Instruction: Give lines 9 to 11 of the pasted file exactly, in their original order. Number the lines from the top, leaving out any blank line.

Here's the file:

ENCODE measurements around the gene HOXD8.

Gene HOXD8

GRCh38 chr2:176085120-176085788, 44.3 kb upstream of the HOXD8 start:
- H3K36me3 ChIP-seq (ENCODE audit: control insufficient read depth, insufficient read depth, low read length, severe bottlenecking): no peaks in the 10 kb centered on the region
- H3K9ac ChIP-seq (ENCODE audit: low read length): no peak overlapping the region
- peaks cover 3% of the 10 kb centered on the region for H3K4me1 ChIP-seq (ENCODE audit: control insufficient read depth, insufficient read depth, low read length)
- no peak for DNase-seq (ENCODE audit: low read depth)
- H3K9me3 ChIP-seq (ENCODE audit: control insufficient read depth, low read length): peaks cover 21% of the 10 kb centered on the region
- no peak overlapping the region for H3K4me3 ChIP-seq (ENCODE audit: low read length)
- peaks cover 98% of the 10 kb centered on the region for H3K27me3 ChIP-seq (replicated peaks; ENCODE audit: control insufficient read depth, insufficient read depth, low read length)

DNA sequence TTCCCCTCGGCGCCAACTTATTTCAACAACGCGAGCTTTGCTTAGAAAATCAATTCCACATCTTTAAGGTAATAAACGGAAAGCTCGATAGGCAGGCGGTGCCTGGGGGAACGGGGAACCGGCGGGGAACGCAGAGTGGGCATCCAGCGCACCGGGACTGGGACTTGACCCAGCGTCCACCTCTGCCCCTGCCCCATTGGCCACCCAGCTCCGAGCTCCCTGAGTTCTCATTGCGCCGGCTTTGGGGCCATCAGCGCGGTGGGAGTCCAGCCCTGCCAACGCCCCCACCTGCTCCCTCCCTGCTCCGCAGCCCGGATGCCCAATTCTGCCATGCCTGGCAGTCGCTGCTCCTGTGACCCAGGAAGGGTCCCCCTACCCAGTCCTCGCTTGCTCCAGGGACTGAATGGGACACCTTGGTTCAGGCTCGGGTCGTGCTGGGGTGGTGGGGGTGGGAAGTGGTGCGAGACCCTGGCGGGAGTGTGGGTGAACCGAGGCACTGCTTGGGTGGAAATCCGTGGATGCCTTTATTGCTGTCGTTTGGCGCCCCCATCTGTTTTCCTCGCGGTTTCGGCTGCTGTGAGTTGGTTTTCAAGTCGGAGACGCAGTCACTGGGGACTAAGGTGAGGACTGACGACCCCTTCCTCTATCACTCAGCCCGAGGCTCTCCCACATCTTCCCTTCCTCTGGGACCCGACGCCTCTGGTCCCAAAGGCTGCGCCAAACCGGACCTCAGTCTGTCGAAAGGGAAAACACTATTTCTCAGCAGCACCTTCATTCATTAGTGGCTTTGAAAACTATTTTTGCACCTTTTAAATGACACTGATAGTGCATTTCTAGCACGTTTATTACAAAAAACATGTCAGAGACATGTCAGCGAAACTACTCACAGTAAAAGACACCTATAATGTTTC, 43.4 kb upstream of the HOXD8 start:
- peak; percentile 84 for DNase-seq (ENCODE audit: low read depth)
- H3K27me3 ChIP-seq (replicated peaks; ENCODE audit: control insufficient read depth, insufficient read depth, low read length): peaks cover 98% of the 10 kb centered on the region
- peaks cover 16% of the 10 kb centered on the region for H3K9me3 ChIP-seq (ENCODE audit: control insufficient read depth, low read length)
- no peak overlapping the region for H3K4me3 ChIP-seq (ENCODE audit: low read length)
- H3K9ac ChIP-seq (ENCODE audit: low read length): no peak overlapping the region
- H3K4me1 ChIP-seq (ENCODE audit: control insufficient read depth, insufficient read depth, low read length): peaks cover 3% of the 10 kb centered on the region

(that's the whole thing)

- no peak overlapping the region for H3K4me3 ChIP-seq (ENCODE audit: low read length)
- peaks cover 98% of the 10 kb centered on the region for H3K27me3 ChIP-seq (replicated peaks; ENCODE audit: control insufficient read depth, insufficient read depth, low read length)

DNA sequence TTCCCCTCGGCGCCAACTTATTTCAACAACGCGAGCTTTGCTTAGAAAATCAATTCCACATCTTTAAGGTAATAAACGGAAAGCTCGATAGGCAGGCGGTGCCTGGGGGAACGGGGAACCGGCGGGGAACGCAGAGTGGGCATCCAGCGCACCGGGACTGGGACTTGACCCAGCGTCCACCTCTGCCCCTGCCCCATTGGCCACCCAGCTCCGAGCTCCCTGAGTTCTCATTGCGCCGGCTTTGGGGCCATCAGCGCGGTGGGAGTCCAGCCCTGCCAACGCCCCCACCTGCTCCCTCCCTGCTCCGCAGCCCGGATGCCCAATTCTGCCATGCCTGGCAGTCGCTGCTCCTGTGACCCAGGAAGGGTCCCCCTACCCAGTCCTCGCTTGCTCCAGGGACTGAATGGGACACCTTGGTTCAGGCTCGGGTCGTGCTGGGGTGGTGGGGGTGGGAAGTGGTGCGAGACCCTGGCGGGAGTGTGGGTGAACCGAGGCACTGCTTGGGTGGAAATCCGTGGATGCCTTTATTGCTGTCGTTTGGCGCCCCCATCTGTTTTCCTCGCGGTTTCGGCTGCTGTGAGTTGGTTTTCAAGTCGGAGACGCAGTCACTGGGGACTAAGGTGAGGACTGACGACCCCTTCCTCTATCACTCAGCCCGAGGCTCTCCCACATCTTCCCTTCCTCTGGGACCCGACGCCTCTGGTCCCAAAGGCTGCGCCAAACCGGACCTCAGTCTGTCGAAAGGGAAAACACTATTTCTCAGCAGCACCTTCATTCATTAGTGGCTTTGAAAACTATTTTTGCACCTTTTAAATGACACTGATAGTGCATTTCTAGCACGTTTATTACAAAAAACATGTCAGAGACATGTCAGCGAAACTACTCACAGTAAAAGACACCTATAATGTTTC, 43.4 kb upstream of the HOXD8 start: